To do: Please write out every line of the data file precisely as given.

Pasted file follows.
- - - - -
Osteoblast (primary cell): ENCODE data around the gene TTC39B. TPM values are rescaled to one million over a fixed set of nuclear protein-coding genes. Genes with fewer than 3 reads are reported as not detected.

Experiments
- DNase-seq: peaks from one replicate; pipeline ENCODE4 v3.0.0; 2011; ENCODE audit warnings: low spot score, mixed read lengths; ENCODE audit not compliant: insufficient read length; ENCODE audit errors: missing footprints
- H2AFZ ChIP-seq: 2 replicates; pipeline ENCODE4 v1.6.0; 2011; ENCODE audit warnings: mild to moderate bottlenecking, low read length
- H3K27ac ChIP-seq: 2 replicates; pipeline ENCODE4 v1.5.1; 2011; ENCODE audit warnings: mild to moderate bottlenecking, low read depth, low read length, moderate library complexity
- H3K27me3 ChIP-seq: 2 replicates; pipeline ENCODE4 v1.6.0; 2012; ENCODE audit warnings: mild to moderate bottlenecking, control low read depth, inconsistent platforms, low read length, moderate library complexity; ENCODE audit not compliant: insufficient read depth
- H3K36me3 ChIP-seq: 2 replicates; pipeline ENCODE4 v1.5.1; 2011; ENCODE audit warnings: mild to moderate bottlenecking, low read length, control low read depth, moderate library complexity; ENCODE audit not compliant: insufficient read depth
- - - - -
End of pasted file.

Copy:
Osteoblast (primary cell): ENCODE data around the gene TTC39B. TPM values are rescaled to one million over a fixed set of nuclear protein-coding genes. Genes with fewer than 3 reads are reported as not detected.

Experiments
- DNase-seq: peaks from one replicate; pipeline ENCODE4 v3.0.0; 2011; ENCODE audit warnings: low spot score, mixed read lengths; ENCODE audit not compliant: insufficient read length; ENCODE audit errors: missing footprints
- H2AFZ ChIP-seq: 2 replicates; pipeline ENCODE4 v1.6.0; 2011; ENCODE audit warnings: mild to moderate bottlenecking, low read length
- H3K27ac ChIP-seq: 2 replicates; pipeline ENCODE4 v1.5.1; 2011; ENCODE audit warnings: mild to moderate bottlenecking, low read depth, low read length, moderate library complexity
- H3K27me3 ChIP-seq: 2 replicates; pipeline ENCODE4 v1.6.0; 2012; ENCODE audit warnings: mild to moderate bottlenecking, control low read depth, inconsistent platforms, low read length, moderate library complexity; ENCODE audit not compliant: insufficient read depth
- H3K36me3 ChIP-seq: 2 replicates; pipeline ENCODE4 v1.5.1; 2011; ENCODE audit warnings: mild to moderate bottlenecking, low read length, control low read depth, moderate library complexity; ENCODE audit not compliant: insufficient read depth